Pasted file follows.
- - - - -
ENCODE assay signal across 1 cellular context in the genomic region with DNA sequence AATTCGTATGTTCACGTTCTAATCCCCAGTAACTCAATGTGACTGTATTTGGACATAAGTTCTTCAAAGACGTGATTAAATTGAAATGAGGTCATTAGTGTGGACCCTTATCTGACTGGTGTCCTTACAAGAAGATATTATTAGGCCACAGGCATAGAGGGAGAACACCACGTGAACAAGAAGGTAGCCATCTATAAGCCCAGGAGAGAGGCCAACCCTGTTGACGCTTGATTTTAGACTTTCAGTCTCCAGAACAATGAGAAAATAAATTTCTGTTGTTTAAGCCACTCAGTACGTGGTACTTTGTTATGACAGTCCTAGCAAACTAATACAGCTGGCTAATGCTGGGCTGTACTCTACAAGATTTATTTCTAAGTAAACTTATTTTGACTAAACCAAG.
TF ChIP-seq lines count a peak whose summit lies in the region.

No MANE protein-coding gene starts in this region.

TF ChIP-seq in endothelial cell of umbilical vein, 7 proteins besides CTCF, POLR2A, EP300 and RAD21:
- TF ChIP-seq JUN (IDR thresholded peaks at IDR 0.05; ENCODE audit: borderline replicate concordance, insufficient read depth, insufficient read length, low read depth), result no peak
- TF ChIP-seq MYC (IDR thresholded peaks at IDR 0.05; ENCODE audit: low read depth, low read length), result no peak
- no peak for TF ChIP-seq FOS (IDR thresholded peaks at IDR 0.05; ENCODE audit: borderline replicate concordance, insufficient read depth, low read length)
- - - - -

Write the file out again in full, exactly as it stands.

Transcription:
ENCODE assay signal across 1 cellular context in the genomic region with DNA sequence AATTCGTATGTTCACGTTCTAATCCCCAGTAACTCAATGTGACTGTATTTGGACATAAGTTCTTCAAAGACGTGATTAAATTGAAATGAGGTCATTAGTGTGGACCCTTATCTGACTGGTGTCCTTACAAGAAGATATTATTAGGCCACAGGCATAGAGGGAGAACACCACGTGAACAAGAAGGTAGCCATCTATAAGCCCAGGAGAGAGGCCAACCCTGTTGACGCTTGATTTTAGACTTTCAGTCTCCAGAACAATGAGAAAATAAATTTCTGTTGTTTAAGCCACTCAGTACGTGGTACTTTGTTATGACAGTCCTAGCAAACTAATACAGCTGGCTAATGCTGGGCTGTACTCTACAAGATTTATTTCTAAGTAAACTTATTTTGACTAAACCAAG.
TF ChIP-seq lines count a peak whose summit lies in the region.

No MANE protein-coding gene starts in this region.

TF ChIP-seq in endothelial cell of umbilical vein, 7 proteins besides CTCF, POLR2A, EP300 and RAD21:
- TF ChIP-seq JUN (IDR thresholded peaks at IDR 0.05; ENCODE audit: borderline replicate concordance, insufficient read depth, insufficient read length, low read depth), result no peak
- TF ChIP-seq MYC (IDR thresholded peaks at IDR 0.05; ENCODE audit: low read depth, low read length), result no peak
- no peak for TF ChIP-seq FOS (IDR thresholded peaks at IDR 0.05; ENCODE audit: borderline replicate concordance, insufficient read depth, low read length)